It is a widely accepted fact that women are ahead of men when it comes to multi-tasking. But a new study by an Indian researcher and her team will help unveil the truth behind this.
IIT Delhi alumna Ragini Verma, associate professor in the department of radiology at the Perelman School of Medicine at the University of Pennsylvania, and her team has carried out the study which helps explain different cognitive strengths in men and women.
The study was published in the Proceedings of National Academy of Sciences on Monday.
“These maps show a stark difference in the architecture of the human brain, which helps provide a potential neural basis as to why men excel at certain tasks, and women at others,” said Verma.
Brain networks show increased connectivity from front to back and within one hemisphere in males (upper) and left to right in females (lower). Photo: Ragini Verma, PhD, Proceedings of National Academy of Science
For instance, on average, men are more likely better at learning and performing a single task at hand, like cycling or navigating directions, whereas women have superior memory and social cognition skills, making them more equipped at multi-tasking and creating solutions that work for a group.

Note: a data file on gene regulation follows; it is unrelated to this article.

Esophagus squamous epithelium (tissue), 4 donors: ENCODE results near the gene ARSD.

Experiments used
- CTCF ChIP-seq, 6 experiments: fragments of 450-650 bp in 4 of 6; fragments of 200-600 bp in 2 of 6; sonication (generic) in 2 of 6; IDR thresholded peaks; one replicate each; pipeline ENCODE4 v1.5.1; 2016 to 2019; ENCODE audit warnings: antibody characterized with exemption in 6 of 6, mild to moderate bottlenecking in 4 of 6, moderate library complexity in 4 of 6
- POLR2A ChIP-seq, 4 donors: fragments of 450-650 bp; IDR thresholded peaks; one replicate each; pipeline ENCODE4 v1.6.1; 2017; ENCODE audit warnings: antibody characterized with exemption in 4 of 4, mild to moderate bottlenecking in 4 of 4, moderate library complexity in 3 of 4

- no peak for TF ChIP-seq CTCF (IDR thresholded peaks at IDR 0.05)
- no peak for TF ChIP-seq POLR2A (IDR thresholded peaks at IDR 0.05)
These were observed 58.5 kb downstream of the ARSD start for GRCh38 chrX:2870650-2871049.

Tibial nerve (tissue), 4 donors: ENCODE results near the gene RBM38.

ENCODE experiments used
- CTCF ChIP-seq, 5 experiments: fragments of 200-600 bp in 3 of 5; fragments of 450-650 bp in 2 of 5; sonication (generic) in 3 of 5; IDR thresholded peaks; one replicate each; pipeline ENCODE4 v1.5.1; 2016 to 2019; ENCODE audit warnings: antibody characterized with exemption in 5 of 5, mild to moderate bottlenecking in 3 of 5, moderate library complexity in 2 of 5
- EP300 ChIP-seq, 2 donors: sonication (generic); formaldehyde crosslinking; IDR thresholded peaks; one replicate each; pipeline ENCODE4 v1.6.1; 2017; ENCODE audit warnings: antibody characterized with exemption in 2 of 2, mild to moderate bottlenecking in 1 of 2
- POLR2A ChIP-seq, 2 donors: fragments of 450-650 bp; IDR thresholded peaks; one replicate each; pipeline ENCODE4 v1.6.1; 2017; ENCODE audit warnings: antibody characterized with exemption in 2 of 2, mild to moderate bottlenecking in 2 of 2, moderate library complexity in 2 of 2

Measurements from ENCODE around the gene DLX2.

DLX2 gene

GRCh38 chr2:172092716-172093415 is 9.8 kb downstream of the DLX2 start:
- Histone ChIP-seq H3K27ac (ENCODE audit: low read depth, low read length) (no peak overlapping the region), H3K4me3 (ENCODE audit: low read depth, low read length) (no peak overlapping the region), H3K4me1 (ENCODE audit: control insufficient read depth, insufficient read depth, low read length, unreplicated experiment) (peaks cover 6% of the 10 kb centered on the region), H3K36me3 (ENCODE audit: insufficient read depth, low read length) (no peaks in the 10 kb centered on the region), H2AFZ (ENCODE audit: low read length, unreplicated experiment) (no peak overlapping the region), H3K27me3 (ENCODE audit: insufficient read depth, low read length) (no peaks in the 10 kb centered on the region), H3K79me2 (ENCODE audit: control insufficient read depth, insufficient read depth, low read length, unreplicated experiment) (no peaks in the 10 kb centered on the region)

In the study, gender-specific differences in brain connectivity were investigated during the course of development in 949 individuals (521 female subjects and 428 male subjects) aged between 8 and 22 years using diffusion tensor imaging (DTI).
The findings showed that females outperformed males on attention, word and face memory, and social cognition tests.
Males performed better on spatial processing and sensorimotor speed.
Those differences were most pronounced in the 12 to 14 age group.
“This should help determine why neuropsychaitric disease progresses differently in the two genders,” she said.